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C 27 E/138 Official Journal of the European Communities EN 29.1.

2000

in the future, the Honourable Member will appreciate that the issues raised in relation to the sale of tickets
for this year’s European cup final are very different from those addressed by the afore-mentioned decision.
It would, therefore, be inappropriate for the Commission to base any legal action against those responsible
for the sale of tickets for this year’s European cup final on the conclusions drawn in relation to the sale of
tickets for last year’s football world cup in France.

On the basis of a general assessment of the information provided, it seems that the practices to which the
Honourable Member refers, regrettable as they may appear to be, do not constitute an infringement of EC
Treaty provisions. As such the Commission does not propose to launch an inquiry into the manner in
which tickets were allocated and sold for the match in question.

(2000/C 27 E/168) WRITTEN QUESTION E-1578/99

by Jaime Valdivielso de Cué (PPE-DE) to the Commission

(1 September 1999)

Subject: Health and consumer protection

On 26 July 1999, the Commission presented a general outline of its future plan of action to overcome the
‘dioxin crisis’ following last week’s discovery of fully operational pig farms which had been subject to
dioxin contamination. The Commission estimated that it would take approximately 6 months for the plan
to begin to be implemented.

In view of the seriousness of the matter and of the harm which may be caused by the consumption of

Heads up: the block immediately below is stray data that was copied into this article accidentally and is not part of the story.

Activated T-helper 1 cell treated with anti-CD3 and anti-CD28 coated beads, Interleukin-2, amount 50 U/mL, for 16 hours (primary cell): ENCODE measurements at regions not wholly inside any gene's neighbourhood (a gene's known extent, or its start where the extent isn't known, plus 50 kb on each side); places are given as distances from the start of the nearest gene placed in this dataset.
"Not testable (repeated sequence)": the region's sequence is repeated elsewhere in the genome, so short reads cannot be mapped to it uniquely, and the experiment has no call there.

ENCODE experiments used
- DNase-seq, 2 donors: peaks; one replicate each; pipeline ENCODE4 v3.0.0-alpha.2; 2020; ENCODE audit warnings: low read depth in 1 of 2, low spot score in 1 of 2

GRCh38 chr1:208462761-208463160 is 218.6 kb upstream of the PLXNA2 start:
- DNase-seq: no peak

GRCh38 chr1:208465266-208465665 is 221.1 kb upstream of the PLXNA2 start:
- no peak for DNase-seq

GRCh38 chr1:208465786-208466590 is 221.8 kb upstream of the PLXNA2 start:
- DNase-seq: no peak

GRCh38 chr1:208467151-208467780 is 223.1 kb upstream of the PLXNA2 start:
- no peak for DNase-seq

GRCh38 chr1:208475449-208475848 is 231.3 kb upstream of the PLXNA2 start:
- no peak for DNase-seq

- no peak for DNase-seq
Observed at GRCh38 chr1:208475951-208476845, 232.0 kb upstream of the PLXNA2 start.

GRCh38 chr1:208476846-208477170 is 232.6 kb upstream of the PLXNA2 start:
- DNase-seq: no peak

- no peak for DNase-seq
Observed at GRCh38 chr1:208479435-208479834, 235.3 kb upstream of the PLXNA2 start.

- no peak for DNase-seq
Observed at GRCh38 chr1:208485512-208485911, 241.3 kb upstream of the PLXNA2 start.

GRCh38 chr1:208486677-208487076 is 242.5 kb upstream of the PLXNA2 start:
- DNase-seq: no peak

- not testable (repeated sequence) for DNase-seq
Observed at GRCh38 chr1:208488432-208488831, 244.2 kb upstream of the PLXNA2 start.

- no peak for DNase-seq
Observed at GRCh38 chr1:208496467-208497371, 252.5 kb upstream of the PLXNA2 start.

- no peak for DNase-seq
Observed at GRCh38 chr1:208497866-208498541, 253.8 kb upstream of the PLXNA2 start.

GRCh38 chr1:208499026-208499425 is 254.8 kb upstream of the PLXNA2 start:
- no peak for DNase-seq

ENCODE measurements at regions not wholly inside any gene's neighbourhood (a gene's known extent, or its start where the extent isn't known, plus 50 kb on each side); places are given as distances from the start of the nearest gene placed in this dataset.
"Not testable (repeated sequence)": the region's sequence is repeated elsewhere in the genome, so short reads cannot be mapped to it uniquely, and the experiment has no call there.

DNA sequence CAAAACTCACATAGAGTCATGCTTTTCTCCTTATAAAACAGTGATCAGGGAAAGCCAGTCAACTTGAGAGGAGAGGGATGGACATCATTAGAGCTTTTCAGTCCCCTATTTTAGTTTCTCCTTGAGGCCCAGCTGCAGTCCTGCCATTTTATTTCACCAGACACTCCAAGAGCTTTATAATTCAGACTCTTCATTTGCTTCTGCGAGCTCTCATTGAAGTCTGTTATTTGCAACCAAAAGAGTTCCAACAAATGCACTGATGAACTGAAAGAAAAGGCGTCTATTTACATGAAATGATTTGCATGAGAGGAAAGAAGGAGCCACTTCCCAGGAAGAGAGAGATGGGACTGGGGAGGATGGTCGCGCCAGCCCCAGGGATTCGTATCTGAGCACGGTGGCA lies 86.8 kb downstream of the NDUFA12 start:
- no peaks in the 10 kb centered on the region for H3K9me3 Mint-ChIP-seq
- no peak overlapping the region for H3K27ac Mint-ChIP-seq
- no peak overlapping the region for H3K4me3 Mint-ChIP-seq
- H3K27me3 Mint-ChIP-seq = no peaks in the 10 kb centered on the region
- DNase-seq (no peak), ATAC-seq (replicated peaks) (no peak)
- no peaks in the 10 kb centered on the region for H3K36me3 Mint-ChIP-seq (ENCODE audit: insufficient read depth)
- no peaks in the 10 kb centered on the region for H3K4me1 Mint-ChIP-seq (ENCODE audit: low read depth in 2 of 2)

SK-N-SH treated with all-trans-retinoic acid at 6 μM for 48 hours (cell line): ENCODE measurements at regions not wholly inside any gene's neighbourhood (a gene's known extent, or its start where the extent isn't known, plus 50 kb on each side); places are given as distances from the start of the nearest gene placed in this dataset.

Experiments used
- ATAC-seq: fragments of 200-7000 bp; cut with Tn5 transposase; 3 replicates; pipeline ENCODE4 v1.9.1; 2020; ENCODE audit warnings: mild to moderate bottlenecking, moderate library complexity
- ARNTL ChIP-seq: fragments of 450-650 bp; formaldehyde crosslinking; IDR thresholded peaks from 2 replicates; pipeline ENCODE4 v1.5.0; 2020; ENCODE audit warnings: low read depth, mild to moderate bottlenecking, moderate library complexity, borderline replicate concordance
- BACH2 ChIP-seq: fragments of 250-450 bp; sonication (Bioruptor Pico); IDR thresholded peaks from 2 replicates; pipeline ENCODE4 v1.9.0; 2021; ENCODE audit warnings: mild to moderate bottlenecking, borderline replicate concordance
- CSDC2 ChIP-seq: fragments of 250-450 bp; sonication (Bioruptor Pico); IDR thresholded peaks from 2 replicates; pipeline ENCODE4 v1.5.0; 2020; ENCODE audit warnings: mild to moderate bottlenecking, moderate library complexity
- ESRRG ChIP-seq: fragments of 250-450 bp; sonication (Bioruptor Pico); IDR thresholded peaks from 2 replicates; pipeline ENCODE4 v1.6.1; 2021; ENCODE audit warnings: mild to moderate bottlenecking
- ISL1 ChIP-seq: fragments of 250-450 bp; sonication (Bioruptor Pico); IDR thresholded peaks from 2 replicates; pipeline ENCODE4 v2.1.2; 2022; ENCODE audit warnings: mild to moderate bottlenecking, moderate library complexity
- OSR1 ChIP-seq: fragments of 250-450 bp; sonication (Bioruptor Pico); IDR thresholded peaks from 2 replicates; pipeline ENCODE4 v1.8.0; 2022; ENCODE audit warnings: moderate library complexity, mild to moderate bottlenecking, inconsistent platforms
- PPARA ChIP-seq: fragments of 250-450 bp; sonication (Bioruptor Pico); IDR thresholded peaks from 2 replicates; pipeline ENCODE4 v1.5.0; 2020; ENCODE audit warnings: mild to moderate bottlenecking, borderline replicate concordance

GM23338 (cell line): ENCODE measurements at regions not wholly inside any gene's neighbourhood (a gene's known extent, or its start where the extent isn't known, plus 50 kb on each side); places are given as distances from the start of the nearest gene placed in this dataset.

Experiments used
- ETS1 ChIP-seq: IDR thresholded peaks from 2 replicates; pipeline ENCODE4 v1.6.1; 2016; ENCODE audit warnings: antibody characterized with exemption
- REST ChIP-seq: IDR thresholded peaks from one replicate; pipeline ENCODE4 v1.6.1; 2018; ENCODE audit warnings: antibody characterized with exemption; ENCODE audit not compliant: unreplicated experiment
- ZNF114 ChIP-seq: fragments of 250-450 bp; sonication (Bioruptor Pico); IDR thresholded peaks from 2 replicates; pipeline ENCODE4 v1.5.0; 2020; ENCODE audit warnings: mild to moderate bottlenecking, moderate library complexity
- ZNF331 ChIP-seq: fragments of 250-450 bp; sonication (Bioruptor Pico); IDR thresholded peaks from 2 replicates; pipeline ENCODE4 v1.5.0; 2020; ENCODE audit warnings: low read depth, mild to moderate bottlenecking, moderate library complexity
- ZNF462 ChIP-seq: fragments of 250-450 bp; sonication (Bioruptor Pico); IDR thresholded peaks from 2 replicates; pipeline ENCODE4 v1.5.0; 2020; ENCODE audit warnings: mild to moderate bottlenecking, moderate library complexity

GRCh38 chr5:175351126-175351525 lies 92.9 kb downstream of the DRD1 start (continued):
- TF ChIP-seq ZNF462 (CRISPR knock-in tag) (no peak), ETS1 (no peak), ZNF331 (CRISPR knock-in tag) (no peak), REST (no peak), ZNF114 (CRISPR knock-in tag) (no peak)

such substances, what precautionary measures will be adopted in the meantime until the plan begins to be
implemented?

Answer given by Mr Byrne on behalf of the Commission

(8 October 1999)

Bearing in mind the developments following the ‘dioxin crisis’ at the end of July 1999 in Belgium, the
Commission has had to amend the measures in force since the crisis broke. Commission Decision of
6 August 1999 amending Decision 1999/449/EC on protective measures with regard to contamination by
dioxins of certain products of animal origin intended for human or animal consumption (1) ruled out
traceability as grounds for certifying meat, eggs and derived products of Belgian origin placed on the
market, exchanged between Member States or exported to third countries. Hence this decision required the
Belgian authorities to issue certifications for consignments of these foodstuffs on the basis of the results of
polychlorobiphenyl (PCB) or dioxin analyses demonstrating that these foodstuffs have not been contami-
nated by dioxin. The measure was renewed by Commission Decision 199/601/EC of 1 September 1999
amending Decision 1999/551/EC as regards the protective measures with regard to contamination by
dioxins (2).

Besides, the Commission has been deliberating about the longer-term lessons to be drawn from this crisis.
These deliberations mainly concern animal feed manufacturing procedures, control of the raw materials
used in manufacturing this feed, and verification of food contamination levels in the Member States.

(1) OJ L 209, 7.8.1999.


(2) OJ L 232, 2.9.1999.